Expert in conservation science to head Institute for the Preservation of Cultural Heritage
Conservation scientist and professor Stefan Simon has been named director of the newly established Institute for the Preservation of Cultural Heritage (IPCH) at Yale’s West Campus. The IPCH serves as the overarching international hub directing the various shared facilities at West Campus dedicated to the study and conservation of cultural heritage.
Simon has broad experience in scientific research, specializing in material deterioration diagnostics, microanalytics, climatology, and non-destructive mechanical testing. Since 2005, he has served as director of the Rathgen Research Laboratory at the National Museums in Berlin — the oldest museum laboratory in the world.
“Cultural heritage is not a renewable resource, so we need to safeguard it in a sustainable manner, both on a global and local scale,” Simon said. “It requires cutting-edge technology and science but also a steady interaction with humanities and other disciplines. To create a competitive and internationally visible program in heritage science at Yale, embedded in its extremely vibrant and synergistic academic environment, is a unique opportunity for the field. It is a great privilege to be part of this undertaking.”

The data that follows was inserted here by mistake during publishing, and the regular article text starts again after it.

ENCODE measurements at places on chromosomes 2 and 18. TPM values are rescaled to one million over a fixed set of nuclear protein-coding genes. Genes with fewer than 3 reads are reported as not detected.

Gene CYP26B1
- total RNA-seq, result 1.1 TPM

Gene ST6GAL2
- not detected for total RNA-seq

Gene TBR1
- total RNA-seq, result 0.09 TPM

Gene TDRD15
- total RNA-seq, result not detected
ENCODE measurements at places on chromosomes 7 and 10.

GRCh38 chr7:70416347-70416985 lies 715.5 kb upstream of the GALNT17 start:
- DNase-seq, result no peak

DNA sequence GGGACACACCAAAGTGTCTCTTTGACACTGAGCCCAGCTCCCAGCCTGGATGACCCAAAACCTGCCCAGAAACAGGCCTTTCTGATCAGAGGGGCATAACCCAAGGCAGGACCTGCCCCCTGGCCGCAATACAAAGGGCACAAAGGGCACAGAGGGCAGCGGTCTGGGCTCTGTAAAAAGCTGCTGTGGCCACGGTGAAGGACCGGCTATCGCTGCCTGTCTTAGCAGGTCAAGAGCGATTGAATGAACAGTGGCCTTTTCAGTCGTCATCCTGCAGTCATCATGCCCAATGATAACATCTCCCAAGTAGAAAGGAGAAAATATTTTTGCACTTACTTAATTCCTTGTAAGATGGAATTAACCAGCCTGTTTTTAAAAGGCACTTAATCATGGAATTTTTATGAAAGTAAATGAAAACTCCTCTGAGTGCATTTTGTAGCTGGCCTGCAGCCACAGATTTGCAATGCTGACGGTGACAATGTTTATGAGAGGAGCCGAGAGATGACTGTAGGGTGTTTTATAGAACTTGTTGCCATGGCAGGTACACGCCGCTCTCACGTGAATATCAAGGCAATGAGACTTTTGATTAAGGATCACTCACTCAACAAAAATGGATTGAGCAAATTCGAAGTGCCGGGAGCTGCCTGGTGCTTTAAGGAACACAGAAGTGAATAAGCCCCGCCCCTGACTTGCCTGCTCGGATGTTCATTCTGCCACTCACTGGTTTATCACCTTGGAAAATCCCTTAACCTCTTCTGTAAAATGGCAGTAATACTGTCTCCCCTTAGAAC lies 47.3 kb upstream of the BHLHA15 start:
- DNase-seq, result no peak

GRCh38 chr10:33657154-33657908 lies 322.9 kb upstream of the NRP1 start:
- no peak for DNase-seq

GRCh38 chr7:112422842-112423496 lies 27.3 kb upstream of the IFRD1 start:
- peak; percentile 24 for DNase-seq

The Institute for the Preservation of Cultural Heritage, established by a transformational gift from Lisbet Rausing and Peter Baldwin ’78, is dedicated to improving the science and practice of art conservation around the world through the use of science and technology.
As director of the IPCH, Simon will be responsible for directing the intellectual, creative, programmatic, and operational leadership of the institute and its existing and future cores. Among his priorities will be advancing “green” conservation strategies triggered by global climate change, issues of illicit traffic and authenticity, physico-mechanical and non-destructive testing, and conservation documentation and access in the digital age. Simon will assume the directorship on April 1.